Merry Edwards: A Pinot Noir Pioneer

All this week we are honoring the Vintners Hall of Fame’s class of 2013.

Later in the week, we’ll shine the spotlight on writers Frank Schoonmaker and Robert Parker, and activist Cesar Chavez. But today, the star of the show is winemaker extraordinaire Merry Edwards, with this profile courtesy of Balzac Communications.

One of the first women to graduate from the U.C. Davis Department of Viticulture and Enology, and the last graduate student to study with professor Maynard Amerine, Merry Edwards began her impact on the California wine industry while still a student. Her thesis on the danger of using lead in wine capsules is credited with helping end the practice.

Refusing to accept unequal treatment as a woman, she forced the university to change its job placement program for graduating enologists. Apprenticing with Dick Graff at Mount Eden Vineyards, Edwards began pioneering clonal research that would culminate in her leading the first seminar on clones to be given at Davis, and lending her name to one of the earliest Davis clones of Pinot Noir (#37).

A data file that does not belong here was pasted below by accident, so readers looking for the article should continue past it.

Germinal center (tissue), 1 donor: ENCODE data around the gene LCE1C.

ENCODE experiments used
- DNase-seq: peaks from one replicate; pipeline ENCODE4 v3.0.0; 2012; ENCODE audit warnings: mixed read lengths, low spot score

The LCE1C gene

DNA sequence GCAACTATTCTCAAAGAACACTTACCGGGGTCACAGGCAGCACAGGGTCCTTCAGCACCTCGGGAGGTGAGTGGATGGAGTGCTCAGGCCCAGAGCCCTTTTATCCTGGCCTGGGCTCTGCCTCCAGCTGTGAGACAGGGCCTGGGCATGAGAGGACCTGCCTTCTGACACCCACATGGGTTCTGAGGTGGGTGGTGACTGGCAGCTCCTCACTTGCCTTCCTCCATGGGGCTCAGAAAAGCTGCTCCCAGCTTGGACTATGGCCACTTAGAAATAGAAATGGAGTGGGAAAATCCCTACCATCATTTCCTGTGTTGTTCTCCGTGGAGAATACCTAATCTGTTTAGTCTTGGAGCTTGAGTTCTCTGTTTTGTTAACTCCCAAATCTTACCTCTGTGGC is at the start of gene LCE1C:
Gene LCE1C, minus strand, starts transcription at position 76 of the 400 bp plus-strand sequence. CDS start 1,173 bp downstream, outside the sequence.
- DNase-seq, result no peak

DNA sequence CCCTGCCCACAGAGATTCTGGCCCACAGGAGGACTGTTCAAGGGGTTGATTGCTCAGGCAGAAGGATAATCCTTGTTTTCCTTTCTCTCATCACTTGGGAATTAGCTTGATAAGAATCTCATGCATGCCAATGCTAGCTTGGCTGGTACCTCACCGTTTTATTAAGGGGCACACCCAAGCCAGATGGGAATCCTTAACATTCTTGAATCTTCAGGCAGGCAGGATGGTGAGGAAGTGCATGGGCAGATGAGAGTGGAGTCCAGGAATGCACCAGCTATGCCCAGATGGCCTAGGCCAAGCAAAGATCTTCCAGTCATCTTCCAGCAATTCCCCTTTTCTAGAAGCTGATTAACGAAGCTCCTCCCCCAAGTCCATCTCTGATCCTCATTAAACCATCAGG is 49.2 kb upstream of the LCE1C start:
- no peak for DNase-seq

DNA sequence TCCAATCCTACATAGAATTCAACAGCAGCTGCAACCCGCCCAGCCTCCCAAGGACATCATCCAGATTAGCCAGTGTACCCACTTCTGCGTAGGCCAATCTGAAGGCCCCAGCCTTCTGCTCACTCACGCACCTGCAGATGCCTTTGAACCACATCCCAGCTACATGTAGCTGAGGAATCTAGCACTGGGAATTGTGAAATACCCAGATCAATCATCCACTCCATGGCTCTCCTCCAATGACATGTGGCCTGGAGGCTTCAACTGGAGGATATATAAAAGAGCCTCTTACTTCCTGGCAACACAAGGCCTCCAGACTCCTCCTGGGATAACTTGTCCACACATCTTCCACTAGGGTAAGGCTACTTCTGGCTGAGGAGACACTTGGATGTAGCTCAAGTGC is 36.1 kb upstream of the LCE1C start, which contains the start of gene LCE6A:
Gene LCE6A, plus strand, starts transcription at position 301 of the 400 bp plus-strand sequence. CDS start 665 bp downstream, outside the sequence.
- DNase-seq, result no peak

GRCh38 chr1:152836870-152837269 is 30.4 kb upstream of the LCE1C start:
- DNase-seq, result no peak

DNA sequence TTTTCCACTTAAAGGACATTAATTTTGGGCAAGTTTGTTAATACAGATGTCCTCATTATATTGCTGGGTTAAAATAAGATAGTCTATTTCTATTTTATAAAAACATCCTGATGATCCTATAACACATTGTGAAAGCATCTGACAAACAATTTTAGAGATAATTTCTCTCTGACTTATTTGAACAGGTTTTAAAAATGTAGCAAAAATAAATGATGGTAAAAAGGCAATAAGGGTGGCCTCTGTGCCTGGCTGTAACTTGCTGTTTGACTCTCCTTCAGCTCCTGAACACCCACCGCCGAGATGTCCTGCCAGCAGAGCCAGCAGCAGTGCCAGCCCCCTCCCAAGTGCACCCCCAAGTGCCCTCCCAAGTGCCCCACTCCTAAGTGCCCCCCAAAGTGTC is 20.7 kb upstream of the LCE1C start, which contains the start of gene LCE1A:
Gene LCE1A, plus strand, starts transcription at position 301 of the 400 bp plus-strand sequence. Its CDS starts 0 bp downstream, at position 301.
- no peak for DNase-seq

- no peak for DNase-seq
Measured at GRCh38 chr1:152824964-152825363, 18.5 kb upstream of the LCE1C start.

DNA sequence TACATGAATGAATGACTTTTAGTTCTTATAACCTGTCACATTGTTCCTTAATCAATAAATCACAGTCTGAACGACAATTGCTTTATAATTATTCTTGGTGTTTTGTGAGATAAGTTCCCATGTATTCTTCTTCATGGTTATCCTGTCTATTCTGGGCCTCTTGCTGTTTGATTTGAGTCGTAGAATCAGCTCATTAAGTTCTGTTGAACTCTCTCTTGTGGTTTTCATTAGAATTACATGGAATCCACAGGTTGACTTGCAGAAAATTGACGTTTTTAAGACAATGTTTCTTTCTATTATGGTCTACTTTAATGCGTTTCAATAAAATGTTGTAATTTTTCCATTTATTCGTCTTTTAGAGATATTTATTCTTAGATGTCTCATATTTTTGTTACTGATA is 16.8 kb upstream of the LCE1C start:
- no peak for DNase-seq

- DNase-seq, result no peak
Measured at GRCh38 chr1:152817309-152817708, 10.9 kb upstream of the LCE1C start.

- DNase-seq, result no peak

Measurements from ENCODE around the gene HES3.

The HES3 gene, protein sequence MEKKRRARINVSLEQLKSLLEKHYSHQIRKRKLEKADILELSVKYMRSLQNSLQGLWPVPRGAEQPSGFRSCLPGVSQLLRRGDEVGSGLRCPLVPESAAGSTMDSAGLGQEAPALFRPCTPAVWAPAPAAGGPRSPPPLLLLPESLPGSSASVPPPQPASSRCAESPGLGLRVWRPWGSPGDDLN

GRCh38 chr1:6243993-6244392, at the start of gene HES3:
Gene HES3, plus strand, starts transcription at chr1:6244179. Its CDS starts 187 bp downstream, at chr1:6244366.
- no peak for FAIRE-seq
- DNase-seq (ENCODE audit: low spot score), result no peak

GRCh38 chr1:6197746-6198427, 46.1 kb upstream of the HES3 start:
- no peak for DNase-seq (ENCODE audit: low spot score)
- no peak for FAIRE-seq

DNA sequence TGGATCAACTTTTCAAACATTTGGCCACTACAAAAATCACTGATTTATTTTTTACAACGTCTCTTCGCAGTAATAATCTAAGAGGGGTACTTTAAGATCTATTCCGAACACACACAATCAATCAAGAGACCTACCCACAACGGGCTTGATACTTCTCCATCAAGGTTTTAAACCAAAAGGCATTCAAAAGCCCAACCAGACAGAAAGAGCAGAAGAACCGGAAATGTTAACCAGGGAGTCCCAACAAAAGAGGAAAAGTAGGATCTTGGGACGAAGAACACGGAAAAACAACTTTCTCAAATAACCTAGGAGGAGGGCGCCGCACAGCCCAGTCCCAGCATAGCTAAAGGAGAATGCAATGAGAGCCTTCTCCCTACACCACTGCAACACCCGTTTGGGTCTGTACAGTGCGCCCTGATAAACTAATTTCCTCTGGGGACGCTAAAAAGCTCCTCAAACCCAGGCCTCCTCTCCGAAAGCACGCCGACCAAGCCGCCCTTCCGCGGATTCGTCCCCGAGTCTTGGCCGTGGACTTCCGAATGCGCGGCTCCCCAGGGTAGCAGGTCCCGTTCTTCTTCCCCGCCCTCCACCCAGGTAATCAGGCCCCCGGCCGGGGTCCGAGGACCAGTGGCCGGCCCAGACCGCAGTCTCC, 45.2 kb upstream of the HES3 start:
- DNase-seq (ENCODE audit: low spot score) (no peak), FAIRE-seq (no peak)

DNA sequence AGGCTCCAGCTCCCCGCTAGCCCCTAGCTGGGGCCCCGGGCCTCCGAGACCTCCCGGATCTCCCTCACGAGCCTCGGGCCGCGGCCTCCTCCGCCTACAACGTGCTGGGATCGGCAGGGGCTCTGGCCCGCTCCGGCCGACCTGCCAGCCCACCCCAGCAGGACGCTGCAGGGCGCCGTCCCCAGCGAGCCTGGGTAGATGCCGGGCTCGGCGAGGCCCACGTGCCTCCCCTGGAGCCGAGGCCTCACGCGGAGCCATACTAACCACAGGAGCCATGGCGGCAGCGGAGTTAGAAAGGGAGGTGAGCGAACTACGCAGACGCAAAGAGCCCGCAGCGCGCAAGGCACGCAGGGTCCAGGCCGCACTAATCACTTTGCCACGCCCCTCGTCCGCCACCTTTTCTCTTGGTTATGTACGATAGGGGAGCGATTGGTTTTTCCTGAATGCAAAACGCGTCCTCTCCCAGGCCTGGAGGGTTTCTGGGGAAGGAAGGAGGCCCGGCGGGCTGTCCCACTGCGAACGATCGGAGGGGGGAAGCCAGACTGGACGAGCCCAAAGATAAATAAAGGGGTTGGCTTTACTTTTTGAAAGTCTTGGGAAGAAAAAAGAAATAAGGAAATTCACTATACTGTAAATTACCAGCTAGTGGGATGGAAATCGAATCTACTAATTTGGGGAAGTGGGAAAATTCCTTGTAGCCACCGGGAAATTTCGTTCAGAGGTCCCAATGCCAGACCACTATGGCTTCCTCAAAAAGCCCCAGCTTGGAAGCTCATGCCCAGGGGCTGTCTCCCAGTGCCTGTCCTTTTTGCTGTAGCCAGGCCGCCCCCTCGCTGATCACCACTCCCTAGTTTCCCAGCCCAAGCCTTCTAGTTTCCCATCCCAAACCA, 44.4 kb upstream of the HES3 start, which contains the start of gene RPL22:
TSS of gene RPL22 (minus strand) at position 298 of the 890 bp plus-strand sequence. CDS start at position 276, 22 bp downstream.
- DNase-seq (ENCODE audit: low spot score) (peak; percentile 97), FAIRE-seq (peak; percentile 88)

After helping start Matanzas Creek Winery, and holding positions at Pellegrini Family Vineyards and Liparita Cellars, Edwards went on to start her own label in 1997, focused on Pinot Noir.

Edwards has been making California Pinot Noir longer than any other female winemaker in California, and longer than many men. Her wines, along with those from several other pioneers, were instrumental in proving definitively that the Russian River Valley can produce top-quality Pinot.

In 2007, Edwards built her own winery outside of Forestville, where she continues to make vineyard-designated Pinot Noirs as well as one of California’s most lauded Sauvignon Blancs.

Tomorrow: Meet newly elected Vintners Hall of Famer Frank Schoonmaker.

Posted in Wine Buzz
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